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4-H makes learning fun for mom and daughter
It was inevitable that Lauren Bryant would at least try 4-H.
Her father’s family has been active in the Mississippi State University Extension Service 4-H Youth Development Program for two generations. And she has attended 4-H events since she was a toddler.
Now, the 11-year-old is showing her own livestock and participating in various 4-H activities through the Extension Service in Tippah County.
“Lauren is a third-generation 4-H’er,” explained her mother, Leigh Bryant. “Her granddad and her daddy were both 4-H’ers.”
At 8 years old, Lauren Bryant began showing dairy cows. She also shows chickens and participates in poultry judging, shooting sports, and 4-H Project Achievement Day.
“I’ve been in 4-H since I was born, really,” she said. “Since I’ve been doing projects, I’ve had a lot of fun and met a lot of new people and learned a lot of new things.”
In 2017, she added horses to her livestock projects. To help prepare for shows, she participated in the 4-H Winter Classic, a 3-month series of informal horse shows aimed at allowing 4-H’ers to try new riding classes and develop their skills. After two shows a month and a lot of practice, she won the show’s award for most improved participant.
“That was a surprise,” she said. “It was pretty exciting, but I was a little shocked.”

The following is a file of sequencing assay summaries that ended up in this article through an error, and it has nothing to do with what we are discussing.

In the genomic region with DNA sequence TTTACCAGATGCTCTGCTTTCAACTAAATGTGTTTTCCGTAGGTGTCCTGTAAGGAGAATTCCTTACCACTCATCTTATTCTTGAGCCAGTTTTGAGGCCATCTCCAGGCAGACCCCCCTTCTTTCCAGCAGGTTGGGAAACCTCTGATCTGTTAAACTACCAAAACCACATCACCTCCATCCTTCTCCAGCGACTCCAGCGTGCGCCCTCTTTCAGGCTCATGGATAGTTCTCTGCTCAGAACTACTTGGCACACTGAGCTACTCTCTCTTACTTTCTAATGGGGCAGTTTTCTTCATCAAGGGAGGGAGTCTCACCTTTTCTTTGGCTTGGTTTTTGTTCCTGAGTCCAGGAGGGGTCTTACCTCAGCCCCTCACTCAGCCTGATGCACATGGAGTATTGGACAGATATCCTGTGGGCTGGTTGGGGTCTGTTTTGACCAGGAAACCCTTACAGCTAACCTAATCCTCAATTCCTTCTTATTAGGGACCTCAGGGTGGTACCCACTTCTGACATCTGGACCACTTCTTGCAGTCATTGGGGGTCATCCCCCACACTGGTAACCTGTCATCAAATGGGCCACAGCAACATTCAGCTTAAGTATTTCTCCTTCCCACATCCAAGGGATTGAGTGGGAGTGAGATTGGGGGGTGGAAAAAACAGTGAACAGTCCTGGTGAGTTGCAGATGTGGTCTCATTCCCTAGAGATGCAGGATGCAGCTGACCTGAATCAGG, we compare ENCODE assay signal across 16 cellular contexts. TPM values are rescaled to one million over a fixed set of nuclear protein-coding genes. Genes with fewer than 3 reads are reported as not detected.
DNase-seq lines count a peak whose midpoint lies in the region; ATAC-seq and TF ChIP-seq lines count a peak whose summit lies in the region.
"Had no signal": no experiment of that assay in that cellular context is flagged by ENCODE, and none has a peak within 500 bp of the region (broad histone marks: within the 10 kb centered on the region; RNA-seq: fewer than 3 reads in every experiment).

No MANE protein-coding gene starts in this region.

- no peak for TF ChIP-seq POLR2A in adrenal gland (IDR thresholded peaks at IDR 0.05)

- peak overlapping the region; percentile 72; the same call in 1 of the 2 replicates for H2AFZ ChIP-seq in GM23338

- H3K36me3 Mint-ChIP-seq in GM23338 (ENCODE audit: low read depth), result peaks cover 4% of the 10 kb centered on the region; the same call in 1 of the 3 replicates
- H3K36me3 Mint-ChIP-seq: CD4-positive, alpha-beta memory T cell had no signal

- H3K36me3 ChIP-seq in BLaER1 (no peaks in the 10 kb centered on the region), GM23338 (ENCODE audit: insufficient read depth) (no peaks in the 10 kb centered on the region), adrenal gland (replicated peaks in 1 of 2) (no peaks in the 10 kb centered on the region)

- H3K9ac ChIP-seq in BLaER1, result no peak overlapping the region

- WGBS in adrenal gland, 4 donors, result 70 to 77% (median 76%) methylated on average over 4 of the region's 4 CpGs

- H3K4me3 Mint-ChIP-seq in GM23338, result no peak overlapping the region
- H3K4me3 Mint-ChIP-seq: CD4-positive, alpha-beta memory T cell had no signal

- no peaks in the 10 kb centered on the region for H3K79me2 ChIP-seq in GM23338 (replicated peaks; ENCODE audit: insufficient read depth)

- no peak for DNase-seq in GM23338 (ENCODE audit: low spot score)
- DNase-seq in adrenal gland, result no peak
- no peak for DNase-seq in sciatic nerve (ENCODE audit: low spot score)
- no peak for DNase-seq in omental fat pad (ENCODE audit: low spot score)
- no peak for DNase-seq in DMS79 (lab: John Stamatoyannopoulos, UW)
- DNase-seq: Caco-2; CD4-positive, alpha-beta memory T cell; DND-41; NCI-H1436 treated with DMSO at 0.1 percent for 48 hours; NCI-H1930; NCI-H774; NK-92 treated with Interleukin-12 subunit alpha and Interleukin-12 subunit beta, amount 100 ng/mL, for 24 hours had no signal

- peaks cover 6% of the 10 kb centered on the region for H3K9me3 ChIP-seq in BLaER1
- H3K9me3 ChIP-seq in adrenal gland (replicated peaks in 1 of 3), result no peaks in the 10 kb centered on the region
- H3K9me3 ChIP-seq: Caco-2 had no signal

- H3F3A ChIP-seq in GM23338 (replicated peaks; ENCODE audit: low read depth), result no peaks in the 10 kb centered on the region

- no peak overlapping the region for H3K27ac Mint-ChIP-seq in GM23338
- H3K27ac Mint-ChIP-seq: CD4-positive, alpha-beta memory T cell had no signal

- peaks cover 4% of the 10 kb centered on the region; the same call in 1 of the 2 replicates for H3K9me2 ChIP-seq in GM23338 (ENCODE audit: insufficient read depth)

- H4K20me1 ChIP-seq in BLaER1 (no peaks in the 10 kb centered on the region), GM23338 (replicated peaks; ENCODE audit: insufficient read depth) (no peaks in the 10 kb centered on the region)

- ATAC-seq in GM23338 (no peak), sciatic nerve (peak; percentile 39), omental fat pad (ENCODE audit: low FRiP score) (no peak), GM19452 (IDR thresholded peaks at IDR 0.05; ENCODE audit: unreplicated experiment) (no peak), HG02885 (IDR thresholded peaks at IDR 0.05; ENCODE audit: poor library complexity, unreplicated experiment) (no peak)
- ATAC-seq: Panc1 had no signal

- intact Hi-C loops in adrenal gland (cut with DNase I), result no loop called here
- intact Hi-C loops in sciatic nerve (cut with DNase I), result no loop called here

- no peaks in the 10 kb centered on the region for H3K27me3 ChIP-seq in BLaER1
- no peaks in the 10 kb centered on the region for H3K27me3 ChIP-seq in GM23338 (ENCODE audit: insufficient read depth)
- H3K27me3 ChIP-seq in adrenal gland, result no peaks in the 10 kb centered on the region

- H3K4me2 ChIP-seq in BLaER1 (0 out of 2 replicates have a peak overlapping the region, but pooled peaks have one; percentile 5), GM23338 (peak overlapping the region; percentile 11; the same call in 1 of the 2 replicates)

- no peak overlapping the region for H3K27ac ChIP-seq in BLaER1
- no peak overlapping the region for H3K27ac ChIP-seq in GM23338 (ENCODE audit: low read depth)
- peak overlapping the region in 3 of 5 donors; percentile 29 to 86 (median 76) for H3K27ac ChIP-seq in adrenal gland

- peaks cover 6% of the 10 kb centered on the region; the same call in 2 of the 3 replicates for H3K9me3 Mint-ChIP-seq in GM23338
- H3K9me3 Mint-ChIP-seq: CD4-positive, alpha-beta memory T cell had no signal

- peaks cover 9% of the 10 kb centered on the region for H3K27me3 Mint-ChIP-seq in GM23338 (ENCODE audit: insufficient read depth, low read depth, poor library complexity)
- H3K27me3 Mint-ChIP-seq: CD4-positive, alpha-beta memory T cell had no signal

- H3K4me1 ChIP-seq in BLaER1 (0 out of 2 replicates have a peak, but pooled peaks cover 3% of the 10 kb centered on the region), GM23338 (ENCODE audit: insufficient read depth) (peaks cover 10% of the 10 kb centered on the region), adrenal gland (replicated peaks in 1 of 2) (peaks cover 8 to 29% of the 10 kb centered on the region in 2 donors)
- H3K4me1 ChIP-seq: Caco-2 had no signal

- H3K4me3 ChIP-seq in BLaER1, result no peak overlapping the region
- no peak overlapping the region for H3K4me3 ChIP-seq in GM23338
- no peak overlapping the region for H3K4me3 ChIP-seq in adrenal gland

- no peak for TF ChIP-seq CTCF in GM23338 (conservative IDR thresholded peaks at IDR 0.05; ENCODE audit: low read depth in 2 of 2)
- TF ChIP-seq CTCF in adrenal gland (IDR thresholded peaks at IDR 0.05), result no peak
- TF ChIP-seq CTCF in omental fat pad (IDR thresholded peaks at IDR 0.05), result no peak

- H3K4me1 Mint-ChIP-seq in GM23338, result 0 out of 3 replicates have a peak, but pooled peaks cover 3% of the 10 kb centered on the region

Although her family always had horses, she had never worked with them. As she trained with 13-year-old Little Bit during home practice sessions and at the Winter Classic, her confidence and trust with the horse grew. She got faster and discovered the riding classes that suit them both.
“When she first started, she just led the horse around,” Leigh Bryant said. “When she got in the saddle, she started out at a trot, and now she’s up to a lope. She has done a bit better, but she has a long way to go.”
Leigh Bryant is trying out 4-H along with her daughter. A Louisiana native, she was not involved in the organization as a child and began learning more about it when her daughter wanted to get involved.
“I knew nothing about 4-H until I moved to Tippah County,” she said. “Growing up, my parents owned their own business, and we lived in the city. I have always loved animals, but we never had any because my family’s schedule didn’t allow us to devote the time that animals need.”
Leigh Bryant said she is up for anything her daughter wants to try and enjoys learning along with Lauren.
“Anything she wants to do, I say, ‘Yes, we’ll try that,’” Leigh Bryant said. “I’m eager to learn, and I think 4-H has helped me just as much as it’s helped Lauren. The longer we do this, the more we learn. We’ve learned things like how to tell the age of a horse by its teeth.”
Leigh Bryant also loves that 4-H is a family-oriented program that teaches her daughter hands-on life skills through age-appropriate projects.
“4-H livestock projects are a good way to teach children responsibility,” she said. “With animals, they depend on you for their care. They must be fed twice a day, every day. They have to be exercised and groomed for shows. You can’t push that responsibility off on someone else. Of course, she has help with some tasks, but she participates even if she can’t do it on her own.”
Connie Walker, Extension 4-H agent in Tippah County, said she has enjoyed being a part of the Bryants’ 4-H experience.
“It’s been great to watch Lauren improve and Leigh become a part of this organization,” Walker said. “I am proud to have them represent our program.”